Justice in the Midst of Conflicts – Sunday, 24.1.2010
The Mirror, Vol. 14, No. 648
The report on the increasing number of rapes, especially also of young girls less then 10 year old, in some cases ending with the killing of the victim, carried a terrifying comment: “Law enforcement by the relevant authorities, especially the courts, remained limited, as giving impunity to perpetrators continued,” continuing: “The number of cases brought to be heard at the courts was not so high, simply because of out of court arrangements.” Money is used instead of justice.
In another context, the Ratanakiri authorities are reported to have seized a truck with illegally logged wood after a Cambodian NGO and local citizens informed the authorities – but this is worse: Citizens who tried to report and to prevent forestry crimes were threatened by armed personnel, and the authorities do not dare to disclose the names of the powerful wood traders who hire citizens to commit these crimes. Power is used instead of justice.
In view of these and many other, specifically identified cases, there is not much value in discussing, in the abstract, whether Cambodia is a country to be described as under a state of law – because the Constitution says so – or not; the call to strengthen and to ensure effective law enforcement is also not very useful, unless it is accompanied by analyzing why law enforcement is so weak, and therefore: how this might change.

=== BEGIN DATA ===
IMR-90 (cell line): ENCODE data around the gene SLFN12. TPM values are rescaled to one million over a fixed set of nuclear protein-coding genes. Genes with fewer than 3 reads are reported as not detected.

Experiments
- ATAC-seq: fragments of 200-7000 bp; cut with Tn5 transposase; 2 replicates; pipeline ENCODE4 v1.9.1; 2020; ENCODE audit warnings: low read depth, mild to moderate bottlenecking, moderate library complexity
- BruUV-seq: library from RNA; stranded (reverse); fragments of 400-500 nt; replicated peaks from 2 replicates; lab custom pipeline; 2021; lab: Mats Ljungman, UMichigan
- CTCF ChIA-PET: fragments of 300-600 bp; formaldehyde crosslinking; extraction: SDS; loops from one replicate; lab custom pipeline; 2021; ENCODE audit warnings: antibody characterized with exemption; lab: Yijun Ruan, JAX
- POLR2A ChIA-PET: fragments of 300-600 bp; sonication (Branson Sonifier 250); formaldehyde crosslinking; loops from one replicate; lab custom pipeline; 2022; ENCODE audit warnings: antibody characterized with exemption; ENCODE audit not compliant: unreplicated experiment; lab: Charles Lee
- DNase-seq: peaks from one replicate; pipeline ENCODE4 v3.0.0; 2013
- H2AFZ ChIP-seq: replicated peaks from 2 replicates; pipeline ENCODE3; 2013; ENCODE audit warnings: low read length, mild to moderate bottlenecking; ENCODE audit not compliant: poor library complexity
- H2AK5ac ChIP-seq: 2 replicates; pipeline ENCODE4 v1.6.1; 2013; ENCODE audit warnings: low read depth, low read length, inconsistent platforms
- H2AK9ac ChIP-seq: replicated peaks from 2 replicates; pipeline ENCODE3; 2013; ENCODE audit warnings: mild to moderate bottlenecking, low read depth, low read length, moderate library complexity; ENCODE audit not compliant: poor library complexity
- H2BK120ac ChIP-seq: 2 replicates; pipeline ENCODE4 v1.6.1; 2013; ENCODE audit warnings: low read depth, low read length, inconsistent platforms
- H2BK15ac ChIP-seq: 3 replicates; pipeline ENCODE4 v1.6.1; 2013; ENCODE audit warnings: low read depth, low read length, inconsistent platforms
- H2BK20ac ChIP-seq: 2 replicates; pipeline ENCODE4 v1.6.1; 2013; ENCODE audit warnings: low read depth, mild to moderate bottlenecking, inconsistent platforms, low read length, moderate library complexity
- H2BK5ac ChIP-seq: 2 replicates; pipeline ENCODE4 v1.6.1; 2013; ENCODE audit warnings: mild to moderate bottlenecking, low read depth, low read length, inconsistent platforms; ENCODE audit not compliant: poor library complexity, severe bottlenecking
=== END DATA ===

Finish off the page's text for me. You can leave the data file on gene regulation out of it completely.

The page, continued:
When I am traveling in Phnom Penh – that is normally on the back seat of a motorcycle-taxi – and I question the drivers why they breaks traffic rules, there is almost always a similar answer, with references that “everybody does it, especially the big cars: some without license plates, speeding on the middle of the road or on the wrong side, driving on, even if the traffic light is red, etc. etc.” If the law is not seen to be enforced equally on all, irrespective of money or power, it is very difficult to see how a state of law can be achieved. It can be achieved only when the very same authorities enforcing it are also following the law themselves.
Scanning regularly through news media from other countries, there is one item which is mentioned more and more: How do the Cambodian authorities consider the role of law in their relations with the neighboring country of Thailand? The armed clash yesterday at the border invited again regional concerns. And one concern discussed in other ASEAN countries, which have a tradition of not interfering into internal affairs of other members, is the fact that this seems to be happening now with the appointment of Mr. Thaksin Shinawatra, convicted for corruption but fugitive from Thailand, with an Interpol warrant, as an official adviser to the Cambodian government – disregarding the legal system of Thailand, and declaring a verdict for substantial financial corruption to be political. And by doing so importing – in spite of denials that this is not the intention – the political tensions of Thailand into Cambodia.
Several news items followed each other:
- 14 January 2010: International media reported that Mr. Thaksin Shinawatra will visit Cambodia again, even “Cambodia’s Foreign Ministry has confirmed that Mr. Thaksin will visit Cambodia later this month.”
- 15 January 2010: Mr. Noppadon Pattama, a legal adviser to Mr. Thaksin, said the plan for a visit had been canceled, but Mr. Thaksin would instead visit another country in Asia.